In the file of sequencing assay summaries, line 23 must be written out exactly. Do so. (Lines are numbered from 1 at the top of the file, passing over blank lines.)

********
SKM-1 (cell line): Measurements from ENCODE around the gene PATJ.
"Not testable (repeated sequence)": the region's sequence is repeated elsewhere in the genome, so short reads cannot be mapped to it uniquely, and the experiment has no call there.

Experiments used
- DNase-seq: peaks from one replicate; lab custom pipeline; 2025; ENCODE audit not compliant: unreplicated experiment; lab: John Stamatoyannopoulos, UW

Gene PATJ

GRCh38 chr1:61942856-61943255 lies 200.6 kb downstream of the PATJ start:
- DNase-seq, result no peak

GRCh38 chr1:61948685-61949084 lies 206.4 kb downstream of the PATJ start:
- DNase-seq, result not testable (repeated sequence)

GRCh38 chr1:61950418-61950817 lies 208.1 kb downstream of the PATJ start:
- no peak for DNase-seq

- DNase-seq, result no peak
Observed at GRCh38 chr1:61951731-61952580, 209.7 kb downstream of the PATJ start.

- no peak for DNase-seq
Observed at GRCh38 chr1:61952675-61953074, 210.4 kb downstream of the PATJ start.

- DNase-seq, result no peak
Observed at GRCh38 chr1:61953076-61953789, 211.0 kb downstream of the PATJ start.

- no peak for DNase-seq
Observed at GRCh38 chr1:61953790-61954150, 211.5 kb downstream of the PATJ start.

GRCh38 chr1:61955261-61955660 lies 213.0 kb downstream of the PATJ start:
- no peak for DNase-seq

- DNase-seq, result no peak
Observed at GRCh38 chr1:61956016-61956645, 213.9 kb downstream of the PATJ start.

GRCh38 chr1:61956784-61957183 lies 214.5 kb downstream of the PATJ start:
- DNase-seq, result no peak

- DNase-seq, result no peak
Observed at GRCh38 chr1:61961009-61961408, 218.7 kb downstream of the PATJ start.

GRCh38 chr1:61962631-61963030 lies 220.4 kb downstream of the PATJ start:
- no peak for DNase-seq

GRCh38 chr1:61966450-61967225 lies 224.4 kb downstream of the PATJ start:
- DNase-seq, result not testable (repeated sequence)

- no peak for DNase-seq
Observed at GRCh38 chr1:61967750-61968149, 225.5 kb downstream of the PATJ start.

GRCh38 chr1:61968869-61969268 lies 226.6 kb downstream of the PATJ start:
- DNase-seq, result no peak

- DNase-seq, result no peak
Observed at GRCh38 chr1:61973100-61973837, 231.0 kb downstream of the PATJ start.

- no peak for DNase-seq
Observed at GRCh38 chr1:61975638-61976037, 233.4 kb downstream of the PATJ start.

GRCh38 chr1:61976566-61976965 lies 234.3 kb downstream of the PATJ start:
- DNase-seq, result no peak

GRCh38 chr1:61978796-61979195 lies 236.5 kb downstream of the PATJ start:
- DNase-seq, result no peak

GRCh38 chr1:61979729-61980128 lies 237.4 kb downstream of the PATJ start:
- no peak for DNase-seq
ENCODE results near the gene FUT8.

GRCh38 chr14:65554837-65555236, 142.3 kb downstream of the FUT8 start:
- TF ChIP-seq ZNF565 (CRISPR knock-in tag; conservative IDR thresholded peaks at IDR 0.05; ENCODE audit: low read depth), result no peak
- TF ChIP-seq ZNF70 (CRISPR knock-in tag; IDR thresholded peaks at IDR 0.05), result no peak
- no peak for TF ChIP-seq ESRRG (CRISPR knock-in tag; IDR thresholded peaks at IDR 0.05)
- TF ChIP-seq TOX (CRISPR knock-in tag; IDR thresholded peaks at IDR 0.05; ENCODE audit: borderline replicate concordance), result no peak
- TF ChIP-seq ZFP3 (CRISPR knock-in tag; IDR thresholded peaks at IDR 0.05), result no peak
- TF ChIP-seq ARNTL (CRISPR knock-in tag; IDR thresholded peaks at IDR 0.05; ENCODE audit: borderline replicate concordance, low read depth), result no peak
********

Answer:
Observed at GRCh38 chr1:61956016-61956645, 213.9 kb downstream of the PATJ start.